I work for a relatively mid-sized company of ~100 people, and one of the employees’ wives recently had a baby. Some folks at work decided to throw a baby shower for him and his wife, in the cafe at work over lunch. They sent out the following e-mail (I’ve redacted some information for privacy reasons):
You are cordially invited to a baby shower for:
(Insert co-worker’s name)
Friday @ 11:30 in the cafe
Britney will do the gift shopping. There is an envelope at her desk for money donations (suggestion $5-10).
Since this is a lunch time event, we also request each person bring a food item. Britney has the food list for you to sign up.
Also, please sign the card.
Thank you all. Hope you can join in the celebration.
That e-mail was followed today by two more:
This is a reminder for the (Co-worker’s name) baby shower tomorrow (Friday, 11:30 am). If you haven’t done so, please go to Britney’s office…Sign the baby card. Donate gift money. Sign up for a food item to bring. Let’s wish the to-be-parents well. Thank you.
And, from another person on the invite list:
Nothing like waiting to last minute….As I myself just donated/signed up.
Over hearing some of the chatter in Britney’s office regarding the ‘lack of involvement’ thus far, I have deemed myself the enforcer of this initiative. Let’s keep this company the family orientated place it once was and support our fellow coworkers. As you can see, not everyone was invited to this. Lets support Coworker and his wife as well as Britney and Regina in taking time out of their busy schedule to coordinate this.
I did not originally notice that not everyone was invited, and after discovering that fact was surprised to see my name on the list at all. I’ve worked here for some time but have really had only passing interactions with Coworker. Am I imagining a little forcefulness here to sign a card/give money? And I’m a little speechless that they’re choosing to hold an exclusive baby shower, in the company cafe, when not everyone was invited to the event.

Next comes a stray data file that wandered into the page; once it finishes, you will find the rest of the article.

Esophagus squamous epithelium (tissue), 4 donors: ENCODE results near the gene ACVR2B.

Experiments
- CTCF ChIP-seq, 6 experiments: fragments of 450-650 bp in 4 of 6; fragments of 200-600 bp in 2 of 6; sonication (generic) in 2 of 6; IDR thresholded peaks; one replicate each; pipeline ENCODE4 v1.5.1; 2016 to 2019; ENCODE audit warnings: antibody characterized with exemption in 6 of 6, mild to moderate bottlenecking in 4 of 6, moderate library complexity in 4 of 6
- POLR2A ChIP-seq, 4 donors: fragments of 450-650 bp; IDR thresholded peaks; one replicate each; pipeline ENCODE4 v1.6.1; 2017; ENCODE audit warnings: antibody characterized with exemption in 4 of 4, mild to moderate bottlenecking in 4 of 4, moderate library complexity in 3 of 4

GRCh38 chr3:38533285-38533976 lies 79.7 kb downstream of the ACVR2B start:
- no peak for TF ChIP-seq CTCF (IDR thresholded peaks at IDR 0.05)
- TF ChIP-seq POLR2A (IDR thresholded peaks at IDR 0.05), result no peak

I’m eager to hear any thoughts you may have. 0314-13
I have been asked this question many times in the past 2 decades and each time I am a little astonished that Human Resources does not seem to have a clear mandate on office parties.
The basic rule is that a company should decide whether celebratory parties such as bridal showers and baby showers are part of the corporate “benefits” for all employees. In other words, are corporate assets being used to plan and promote a party for an employee? Assets such as use of the business facility, employee time taken to coordinate the party, use of the email system or inter office mail to invite fellow employees. If they are, it’s a “perk” that all employees should be given equally. Limiting the guest list is fine if done logically, like all the employees of a particular department, but randomly inviting most but not all employees is a sure recipe for destruction of morale and resentment when it is realized that some have been excluded from an event that used business resources. A good manager would have never allowed his staff to deliberately divide his employees into those who rate an invitation and those who do not. And it should go without saying that if company assets and resources are being used to plan and execute a shower for one employee, the same should be done for ALL employees lest there be a disparity in how employees are treated.
All the above becomes moot however if several employees wish to bless a co-worker with a private party in one of their homes, or at a restaurant and use personal email accounts and personal time to plan, invite and execute the party. What employees do on their own time is their business and has no bearing on what the corporate policy should be. But that is not the situation you bring to Ehell’s attention.
I do not believe in coercive invitations which guilt manipulate guests into attending, giving gifts and self catering. It is no longer an invitation but rather a summons and god forbid if the second email was sent by a supervisor/manager. One should feel no compunction to accept an invitation to give money to someone they are barely acquainted with. Particularly if this is a co-worker who you do not socialize with outside of business hours. If you have never gone to lunch with this co-worker, why would you do so now under the guise of celebrating a profoundly personal life event of a new baby? All that is required is a hand shake and, “Congratulations on the new baby, Bob!”
This has become more about not offending Britney and Regina, the office coordinators of the baby shower, than it is about blessing the new father. Both secretaries have bitten off more than they can chew and if this shower is a bust, they look bad and it exposes the perhaps grim reality that maybe the new father isn’t the most beloved employee in the company. If showers have not been equally distributed to all in employees in the past, one wonders why two women have taken it upon themselves to plan one. Office politics being what it is, I would want to be know if there is some ulterior motive. There is a real danger in not applying the “perk” of celebratory parties to all employees equally.